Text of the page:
The “APS Shift Right” Play – aka ASSET PLACEMENT STRATEGIES:  Asset placement refers to transferring legal ownership of assets to other persons or entities, such as corporations, limited partnerships, and various types of trusts. The basis for this technique is simple–creditors can’t reach property that you do not own or control.

In some cases, shifting assets to a spouse who is less exposed to claims, if you have high exposure to potential liability because of your occupation or business, may be advisable. Your spouse would retain the assets that are subject to the exposure as his or her separate property, and you would retain assets that enjoy statutory protection.   If you are a professional (i.e. physician, accountant or a lawyer) with business partners, it is may be advisable to form a Limited Liability Partnership which could protect you from the malpractice of your partners.  Wealthy families with business ownership interests often are the target of lawsuits and should consider forming a Family Limited Partnership, or irrevocable trusts, so that the assets of the family would be sheltered from creditors of those businesses.

When considering your defensive strategies, make sure your plans are made for legitimate business purposes or to accomplish legitimate estate planning objectives or there will certainly be a flag on the play. Carefully document the legitimate business and estate planning purposes of any arrangements you make and put your plans into effect before you have any problems with creditors. Do not implement a plan at a time when a lawsuit is imminent or pending or at a time when you have an outstanding debt that you believe you may be unable to pay.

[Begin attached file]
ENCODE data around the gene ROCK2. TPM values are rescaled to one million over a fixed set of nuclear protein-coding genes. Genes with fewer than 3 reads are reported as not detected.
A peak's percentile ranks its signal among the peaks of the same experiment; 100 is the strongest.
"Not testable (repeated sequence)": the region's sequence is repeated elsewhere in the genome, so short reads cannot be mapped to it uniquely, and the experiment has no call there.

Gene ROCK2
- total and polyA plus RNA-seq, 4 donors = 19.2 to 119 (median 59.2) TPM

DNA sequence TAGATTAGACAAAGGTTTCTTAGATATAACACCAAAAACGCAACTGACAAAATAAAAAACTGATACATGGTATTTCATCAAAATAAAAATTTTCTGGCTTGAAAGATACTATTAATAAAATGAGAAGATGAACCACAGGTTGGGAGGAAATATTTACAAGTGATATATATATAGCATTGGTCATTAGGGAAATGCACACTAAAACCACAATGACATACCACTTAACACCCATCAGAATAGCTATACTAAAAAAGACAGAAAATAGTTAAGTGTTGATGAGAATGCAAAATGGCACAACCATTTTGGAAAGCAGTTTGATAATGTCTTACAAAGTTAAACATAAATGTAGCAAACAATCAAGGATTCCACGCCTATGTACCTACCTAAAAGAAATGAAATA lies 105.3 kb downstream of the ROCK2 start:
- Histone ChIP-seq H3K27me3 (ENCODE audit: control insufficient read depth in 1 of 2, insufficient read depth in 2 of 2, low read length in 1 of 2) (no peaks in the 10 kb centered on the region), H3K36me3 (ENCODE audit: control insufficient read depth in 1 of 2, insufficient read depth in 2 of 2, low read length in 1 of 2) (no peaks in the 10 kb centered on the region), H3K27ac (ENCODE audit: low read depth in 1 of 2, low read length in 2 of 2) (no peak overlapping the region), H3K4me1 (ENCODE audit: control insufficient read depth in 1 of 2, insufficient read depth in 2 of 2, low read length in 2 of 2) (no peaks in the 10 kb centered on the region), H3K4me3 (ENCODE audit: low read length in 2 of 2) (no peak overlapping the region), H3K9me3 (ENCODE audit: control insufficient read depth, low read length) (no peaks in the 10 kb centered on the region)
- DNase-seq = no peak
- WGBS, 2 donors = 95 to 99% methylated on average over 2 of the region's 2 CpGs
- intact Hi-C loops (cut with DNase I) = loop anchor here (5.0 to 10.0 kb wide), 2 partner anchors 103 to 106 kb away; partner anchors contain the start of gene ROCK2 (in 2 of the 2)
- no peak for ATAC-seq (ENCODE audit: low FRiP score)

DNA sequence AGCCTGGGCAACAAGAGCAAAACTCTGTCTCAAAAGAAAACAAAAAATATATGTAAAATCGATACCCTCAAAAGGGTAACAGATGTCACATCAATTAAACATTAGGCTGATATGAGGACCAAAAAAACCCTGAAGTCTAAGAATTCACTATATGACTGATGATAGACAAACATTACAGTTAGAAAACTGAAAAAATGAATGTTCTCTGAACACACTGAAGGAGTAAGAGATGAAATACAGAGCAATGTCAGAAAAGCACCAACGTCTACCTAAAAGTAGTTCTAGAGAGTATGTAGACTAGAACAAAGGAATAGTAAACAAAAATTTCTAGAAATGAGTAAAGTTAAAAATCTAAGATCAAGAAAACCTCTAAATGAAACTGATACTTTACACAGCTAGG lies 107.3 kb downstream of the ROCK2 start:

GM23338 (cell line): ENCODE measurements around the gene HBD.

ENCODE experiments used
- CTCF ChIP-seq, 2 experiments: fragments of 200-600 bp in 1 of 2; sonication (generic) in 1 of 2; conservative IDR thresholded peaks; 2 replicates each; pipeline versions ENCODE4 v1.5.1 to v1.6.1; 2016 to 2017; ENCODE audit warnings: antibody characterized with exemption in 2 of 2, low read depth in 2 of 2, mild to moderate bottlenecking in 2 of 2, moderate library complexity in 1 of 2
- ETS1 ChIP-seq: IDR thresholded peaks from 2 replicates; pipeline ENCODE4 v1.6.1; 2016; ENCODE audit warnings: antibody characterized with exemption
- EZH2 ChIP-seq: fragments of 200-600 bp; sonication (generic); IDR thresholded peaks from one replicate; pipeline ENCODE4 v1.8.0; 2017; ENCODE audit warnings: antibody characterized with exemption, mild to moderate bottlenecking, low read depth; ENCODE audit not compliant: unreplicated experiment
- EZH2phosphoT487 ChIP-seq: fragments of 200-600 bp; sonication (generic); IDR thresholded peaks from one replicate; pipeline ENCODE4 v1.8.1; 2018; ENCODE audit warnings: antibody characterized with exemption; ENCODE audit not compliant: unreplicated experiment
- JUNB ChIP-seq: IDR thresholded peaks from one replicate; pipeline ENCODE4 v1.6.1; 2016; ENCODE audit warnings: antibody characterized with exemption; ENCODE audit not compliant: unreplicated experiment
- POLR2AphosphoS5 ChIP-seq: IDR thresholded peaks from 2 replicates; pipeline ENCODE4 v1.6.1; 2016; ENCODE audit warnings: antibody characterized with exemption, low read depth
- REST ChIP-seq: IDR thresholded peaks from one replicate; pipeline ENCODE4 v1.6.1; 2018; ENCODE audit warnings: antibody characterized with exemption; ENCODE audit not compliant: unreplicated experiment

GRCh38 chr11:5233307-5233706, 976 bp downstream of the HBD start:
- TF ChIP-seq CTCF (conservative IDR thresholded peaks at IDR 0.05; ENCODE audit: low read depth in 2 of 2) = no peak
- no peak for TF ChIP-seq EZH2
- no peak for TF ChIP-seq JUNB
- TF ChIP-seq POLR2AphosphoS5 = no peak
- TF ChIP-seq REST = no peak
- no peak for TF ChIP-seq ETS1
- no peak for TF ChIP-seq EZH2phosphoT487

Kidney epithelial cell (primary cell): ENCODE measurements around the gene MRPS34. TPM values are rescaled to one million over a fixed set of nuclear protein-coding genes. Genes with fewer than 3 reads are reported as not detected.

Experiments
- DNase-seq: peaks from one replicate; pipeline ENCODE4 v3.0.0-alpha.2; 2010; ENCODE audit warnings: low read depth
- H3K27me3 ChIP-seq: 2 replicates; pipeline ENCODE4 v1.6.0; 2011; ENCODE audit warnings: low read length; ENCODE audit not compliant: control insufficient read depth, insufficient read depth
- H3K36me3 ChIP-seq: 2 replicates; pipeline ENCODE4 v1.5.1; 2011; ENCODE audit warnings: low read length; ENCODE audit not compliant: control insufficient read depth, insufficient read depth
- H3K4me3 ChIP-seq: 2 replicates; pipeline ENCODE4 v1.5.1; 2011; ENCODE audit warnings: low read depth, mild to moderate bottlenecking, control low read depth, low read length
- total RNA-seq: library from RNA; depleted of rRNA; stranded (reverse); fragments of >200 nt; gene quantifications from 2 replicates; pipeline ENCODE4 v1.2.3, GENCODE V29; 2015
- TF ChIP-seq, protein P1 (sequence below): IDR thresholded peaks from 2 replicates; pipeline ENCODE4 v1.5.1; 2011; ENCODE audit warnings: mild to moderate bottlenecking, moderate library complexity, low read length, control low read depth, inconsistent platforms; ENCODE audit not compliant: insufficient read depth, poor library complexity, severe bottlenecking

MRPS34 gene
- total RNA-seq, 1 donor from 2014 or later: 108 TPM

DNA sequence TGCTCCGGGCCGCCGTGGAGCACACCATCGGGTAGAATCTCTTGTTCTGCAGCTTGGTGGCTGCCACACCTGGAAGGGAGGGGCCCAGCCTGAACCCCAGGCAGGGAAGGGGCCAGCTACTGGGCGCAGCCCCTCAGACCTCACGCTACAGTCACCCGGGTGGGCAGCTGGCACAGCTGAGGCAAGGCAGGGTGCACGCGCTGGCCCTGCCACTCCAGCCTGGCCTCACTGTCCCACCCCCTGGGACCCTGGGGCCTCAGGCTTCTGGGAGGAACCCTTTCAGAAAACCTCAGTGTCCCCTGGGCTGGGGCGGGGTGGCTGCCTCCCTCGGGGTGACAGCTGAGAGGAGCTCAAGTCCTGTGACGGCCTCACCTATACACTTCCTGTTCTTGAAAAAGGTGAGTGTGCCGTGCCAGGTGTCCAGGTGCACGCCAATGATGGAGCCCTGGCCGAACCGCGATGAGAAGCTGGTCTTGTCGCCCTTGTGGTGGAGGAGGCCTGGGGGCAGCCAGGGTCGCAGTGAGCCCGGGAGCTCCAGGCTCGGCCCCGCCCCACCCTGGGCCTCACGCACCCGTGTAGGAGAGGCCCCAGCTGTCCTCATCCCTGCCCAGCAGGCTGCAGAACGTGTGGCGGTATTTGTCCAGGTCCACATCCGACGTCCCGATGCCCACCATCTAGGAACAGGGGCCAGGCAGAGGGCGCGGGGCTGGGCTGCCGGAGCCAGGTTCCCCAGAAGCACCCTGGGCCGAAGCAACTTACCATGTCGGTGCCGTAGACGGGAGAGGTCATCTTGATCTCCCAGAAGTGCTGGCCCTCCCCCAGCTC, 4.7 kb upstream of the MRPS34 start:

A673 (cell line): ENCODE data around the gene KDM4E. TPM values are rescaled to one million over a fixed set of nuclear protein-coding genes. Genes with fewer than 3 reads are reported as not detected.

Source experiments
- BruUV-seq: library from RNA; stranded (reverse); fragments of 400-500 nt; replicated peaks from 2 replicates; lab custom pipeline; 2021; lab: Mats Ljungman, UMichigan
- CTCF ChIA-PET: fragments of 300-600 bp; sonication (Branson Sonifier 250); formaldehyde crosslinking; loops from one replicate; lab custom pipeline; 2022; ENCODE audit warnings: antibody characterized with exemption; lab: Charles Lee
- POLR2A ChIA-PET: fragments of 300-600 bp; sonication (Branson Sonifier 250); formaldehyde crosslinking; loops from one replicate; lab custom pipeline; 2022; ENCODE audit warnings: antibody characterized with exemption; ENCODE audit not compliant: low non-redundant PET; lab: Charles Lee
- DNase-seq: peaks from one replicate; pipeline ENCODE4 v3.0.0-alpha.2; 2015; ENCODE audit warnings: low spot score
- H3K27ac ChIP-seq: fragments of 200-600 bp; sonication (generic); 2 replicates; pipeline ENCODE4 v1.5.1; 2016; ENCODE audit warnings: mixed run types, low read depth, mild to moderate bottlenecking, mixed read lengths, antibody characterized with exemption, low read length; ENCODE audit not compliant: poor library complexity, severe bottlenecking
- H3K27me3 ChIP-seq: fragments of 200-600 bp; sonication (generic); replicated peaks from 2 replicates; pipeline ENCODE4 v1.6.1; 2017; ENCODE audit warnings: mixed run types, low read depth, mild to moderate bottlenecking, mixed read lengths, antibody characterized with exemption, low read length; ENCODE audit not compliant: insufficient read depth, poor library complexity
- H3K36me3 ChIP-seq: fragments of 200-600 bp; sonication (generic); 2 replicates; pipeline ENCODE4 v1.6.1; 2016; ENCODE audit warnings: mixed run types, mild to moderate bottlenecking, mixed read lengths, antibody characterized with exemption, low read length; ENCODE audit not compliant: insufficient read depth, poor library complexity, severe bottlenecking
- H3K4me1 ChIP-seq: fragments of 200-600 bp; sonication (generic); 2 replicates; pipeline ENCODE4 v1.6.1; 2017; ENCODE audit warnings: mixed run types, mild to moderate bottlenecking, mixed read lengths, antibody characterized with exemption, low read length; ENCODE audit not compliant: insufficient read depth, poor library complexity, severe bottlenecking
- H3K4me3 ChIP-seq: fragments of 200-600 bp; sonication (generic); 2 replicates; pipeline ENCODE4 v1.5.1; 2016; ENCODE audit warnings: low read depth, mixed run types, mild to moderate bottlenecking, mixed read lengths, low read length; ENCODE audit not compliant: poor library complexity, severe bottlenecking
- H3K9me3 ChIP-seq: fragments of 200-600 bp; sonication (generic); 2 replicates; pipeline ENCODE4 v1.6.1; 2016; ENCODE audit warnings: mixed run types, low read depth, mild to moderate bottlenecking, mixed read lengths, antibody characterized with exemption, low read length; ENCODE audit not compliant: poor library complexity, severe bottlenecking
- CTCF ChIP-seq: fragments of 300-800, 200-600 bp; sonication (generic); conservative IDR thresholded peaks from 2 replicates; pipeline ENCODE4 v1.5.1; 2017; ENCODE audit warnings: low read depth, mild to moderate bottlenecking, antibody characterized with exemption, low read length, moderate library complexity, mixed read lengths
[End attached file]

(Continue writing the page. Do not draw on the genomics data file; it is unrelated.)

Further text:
As the ball flops pathetically to the ground, the officials emphatically signal ”no good”.  You hang your head.  So close to the victory.

The truth is, this game was over long ago, because your defense failed to stop your opponent.  Had it been, you would not have been in the position to suffer at the hands of mother nature’s whims, or your kicker’s unexpected bout of nerves.  Take a hard look at the game film.  Take stock of your financial situation and splash some cold water on your face.  Time to shore up that D.  Who wants to leave it up to mother nature, or worse, the kicker, anyway?

There are other issues that should be considered when implementing these strategies, including tax considerations. Consult an attorney and tax professional to evaluate your personal situation.  These strategies are in no way meant to shield anyone from criminal activities.